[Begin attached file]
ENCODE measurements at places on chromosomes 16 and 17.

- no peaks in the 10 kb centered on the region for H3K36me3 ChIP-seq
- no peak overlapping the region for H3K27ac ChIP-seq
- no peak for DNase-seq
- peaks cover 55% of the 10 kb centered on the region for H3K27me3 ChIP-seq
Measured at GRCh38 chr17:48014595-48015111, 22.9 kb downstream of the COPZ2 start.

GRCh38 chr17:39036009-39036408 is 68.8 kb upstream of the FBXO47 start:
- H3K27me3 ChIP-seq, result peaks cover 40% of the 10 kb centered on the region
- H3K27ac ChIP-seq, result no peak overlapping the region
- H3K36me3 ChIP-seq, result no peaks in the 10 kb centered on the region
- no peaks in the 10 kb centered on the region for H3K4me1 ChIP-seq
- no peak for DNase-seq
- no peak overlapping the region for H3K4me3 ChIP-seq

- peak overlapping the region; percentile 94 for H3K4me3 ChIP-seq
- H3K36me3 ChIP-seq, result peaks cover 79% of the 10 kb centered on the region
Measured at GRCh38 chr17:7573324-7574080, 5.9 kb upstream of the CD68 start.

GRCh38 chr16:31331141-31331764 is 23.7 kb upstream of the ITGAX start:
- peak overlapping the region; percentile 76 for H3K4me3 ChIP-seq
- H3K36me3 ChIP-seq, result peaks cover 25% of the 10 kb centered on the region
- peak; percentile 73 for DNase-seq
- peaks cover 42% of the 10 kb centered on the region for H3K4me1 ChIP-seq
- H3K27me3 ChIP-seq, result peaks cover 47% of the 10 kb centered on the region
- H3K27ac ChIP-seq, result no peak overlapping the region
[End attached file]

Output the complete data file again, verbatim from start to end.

ENCODE measurements at places on chromosomes 16 and 17.

- no peaks in the 10 kb centered on the region for H3K36me3 ChIP-seq
- no peak overlapping the region for H3K27ac ChIP-seq
- no peak for DNase-seq
- peaks cover 55% of the 10 kb centered on the region for H3K27me3 ChIP-seq
Measured at GRCh38 chr17:48014595-48015111, 22.9 kb downstream of the COPZ2 start.

GRCh38 chr17:39036009-39036408 is 68.8 kb upstream of the FBXO47 start:
- H3K27me3 ChIP-seq, result peaks cover 40% of the 10 kb centered on the region
- H3K27ac ChIP-seq, result no peak overlapping the region
- H3K36me3 ChIP-seq, result no peaks in the 10 kb centered on the region
- no peaks in the 10 kb centered on the region for H3K4me1 ChIP-seq
- no peak for DNase-seq
- no peak overlapping the region for H3K4me3 ChIP-seq

- peak overlapping the region; percentile 94 for H3K4me3 ChIP-seq
- H3K36me3 ChIP-seq, result peaks cover 79% of the 10 kb centered on the region
Measured at GRCh38 chr17:7573324-7574080, 5.9 kb upstream of the CD68 start.

GRCh38 chr16:31331141-31331764 is 23.7 kb upstream of the ITGAX start:
- peak overlapping the region; percentile 76 for H3K4me3 ChIP-seq
- H3K36me3 ChIP-seq, result peaks cover 25% of the 10 kb centered on the region
- peak; percentile 73 for DNase-seq
- peaks cover 42% of the 10 kb centered on the region for H3K4me1 ChIP-seq
- H3K27me3 ChIP-seq, result peaks cover 47% of the 10 kb centered on the region
- H3K27ac ChIP-seq, result no peak overlapping the region